March 11, 2011 was an unforgettable day for Northeastern Japan. A 9.0 earthquake unleashed a tsunami that caused a level 7 meltdown at the Fukushima Daichi Nuclear Power Plant. 18,000 people were killed and there was extensive damage to infrastructure but to the natural resources, the extent of which we are still discovering four years later.
“I was in Tokyo,” says Japanese musician Kumiya Fujimoto. Terrified, she hid beneath her table while all around her plates and glasses flew from their cabinets and shattered.
“It changed everything,” she says, recalling that day.
Beginning with her own family, Fujimoto became very serious about disaster preparedness, creating plans for how to reunite after the unthinkable happened. She says many people were so traumatized that they chose to move away, while many others still keep empty places at their tables for the loved ones who left for work or school one morning and simply never returned.
“For myself, it was quite difficult to leave my family for a while because of a fear of sudden separation, which happened a lot during the disaster.” said Fujimoto.
Seattle based Japanese artist Amy McCaleb was also in Tokyo that day, though her experience was quite different. She was underground in the subway when the earthquake hit. They had just arrived at a station and the doors of the train were open so everyone was able to get off.
“At that point I didn’t really realize the magnitude of what had happened,” recounted McCaleb stating that like many people in Japan she was used to experiencing earthquakes. While this one lasted longer than the others, the subway tunnel stayed intact and everyone was able to exit without any injuries.
“It wasn’t until that night that I finally got online and I had gotten an email from brother who sent me the CNN footage from the tsunami. The earthquake itself wasn’t traumatic, but the following days of being bombarded with confusing information were.”
The local media in Japan told a story meant to calm everyone and downplay the damage whereas the international media emphasized the danger. McCaleb was left unsure of what to believe, how to proceed, or how to begin to process the extent of the devastation.
The first event, hosted at Sake Nomi bar in Pioneer Square, featured an eclectic international roster of musicians who played everything from violins and congas to the shamisen, a traditional Japanese instrument most famous as a musical accompaniment to Kabuki theater.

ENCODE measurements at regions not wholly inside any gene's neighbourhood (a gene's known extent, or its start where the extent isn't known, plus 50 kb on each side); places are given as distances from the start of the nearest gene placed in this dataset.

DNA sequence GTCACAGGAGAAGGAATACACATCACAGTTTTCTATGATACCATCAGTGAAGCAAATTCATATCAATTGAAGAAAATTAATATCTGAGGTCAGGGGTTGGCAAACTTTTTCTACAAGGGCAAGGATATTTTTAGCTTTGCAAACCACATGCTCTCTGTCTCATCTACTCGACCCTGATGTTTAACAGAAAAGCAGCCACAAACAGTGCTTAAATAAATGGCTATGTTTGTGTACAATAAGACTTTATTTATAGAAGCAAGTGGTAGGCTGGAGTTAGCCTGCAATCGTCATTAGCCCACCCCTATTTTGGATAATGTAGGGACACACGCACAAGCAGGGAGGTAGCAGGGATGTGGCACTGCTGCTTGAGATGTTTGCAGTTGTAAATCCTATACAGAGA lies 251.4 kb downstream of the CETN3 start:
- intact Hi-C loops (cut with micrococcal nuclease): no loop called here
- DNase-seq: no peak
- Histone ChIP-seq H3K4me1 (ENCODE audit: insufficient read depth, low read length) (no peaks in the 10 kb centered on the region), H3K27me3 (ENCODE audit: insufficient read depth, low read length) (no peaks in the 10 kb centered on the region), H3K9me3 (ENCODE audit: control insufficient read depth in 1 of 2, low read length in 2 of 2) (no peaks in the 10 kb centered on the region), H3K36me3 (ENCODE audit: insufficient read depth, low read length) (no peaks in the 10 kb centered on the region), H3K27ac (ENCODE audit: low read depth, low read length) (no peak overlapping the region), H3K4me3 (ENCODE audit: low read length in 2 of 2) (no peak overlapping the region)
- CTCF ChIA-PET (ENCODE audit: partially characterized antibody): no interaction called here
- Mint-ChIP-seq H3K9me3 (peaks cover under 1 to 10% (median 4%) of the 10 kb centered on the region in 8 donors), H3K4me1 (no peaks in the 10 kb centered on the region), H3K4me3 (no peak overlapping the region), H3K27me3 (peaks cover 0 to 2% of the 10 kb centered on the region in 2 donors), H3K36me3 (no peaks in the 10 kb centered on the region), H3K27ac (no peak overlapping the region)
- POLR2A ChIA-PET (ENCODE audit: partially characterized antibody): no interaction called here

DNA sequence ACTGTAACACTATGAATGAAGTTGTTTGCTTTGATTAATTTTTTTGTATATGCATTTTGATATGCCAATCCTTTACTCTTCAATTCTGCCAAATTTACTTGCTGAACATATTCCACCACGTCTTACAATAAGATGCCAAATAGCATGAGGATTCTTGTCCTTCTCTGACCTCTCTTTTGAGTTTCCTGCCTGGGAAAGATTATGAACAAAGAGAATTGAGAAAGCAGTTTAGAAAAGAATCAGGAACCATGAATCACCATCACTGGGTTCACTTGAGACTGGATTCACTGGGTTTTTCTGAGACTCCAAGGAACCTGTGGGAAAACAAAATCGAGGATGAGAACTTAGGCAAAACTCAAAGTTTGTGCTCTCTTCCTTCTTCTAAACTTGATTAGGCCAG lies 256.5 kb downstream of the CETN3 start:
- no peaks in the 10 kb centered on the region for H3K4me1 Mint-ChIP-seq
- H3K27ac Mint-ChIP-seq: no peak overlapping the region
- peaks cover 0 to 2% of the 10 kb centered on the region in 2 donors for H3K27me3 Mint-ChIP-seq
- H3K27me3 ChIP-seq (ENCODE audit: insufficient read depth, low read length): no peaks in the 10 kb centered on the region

The proceeds from the 2013 event were donated to the Smile Ambassadors Program, to support children experiencing PTSD. The following year proceeds were donated to Ohanashi Kikitai which translates to “The Group Who Wants to Listen.” They are an organization designed to support the elderly in recovering and processing the disaster.
“They’ve already made Japanese people smile by showing there’s people out there thinking about us today, especially on fourth anniversary as there must be big and small ceremonies held next year on the fifth anniversary,” Fujimoto said, reflecting on the impact of these small Seattle fundraisers.
This year, Smile For Japan will be hosted on March 8 from 4-7pm at the Oddfellows Hall in Ballard (at 1706 NW Market Street). There will be arts and crafts, food, drink, a raffle, and of course musical performances.
Kumiya Fujimoto herself will be flying in from Japan to Seattle to play Traditional Japanese music on her shamisen, which she has been playing for 25 years.
“There is still so much work to be done,” explained McCaleb.“Even people in Tokyo don’t realize there is still so much to be done. Eldery people have nowhere to go. There is still a lot of debris that needs to be taken care of. One of our goals is that we want to raise money, but one of our main goals is to keep the awareness going so that people won’t forget about Tohoku.”
This year the proceeds will be donated to an organization based in the Iwate Prefecture called Nozomi. Founded by Yuji Ebihara, Nozomi is committed to assisting the elderly who were displaced during the disaster and who as still stuck in temporary housing.
“They don’t have a lot of choice in the matter,” explains McCaleb. “They don’t have enough money to move into the government housing and the temp housing only lasts for two years so they get kind of stuck moving around a lot.”
This year’s event like the previous two promises an evening of delectable Japanese bar food and entertainment by world class musicians. “Only the people who come realize how amazing the music is. The musicians are just top notch,” says McCaleb.
You can find more information on this year’s Smile for Japan fundraiser at www.smileforjapanseattle.com.
This article has been updated since its original publication to correct the spelling of “Nozomi,” the founder’s name and its location.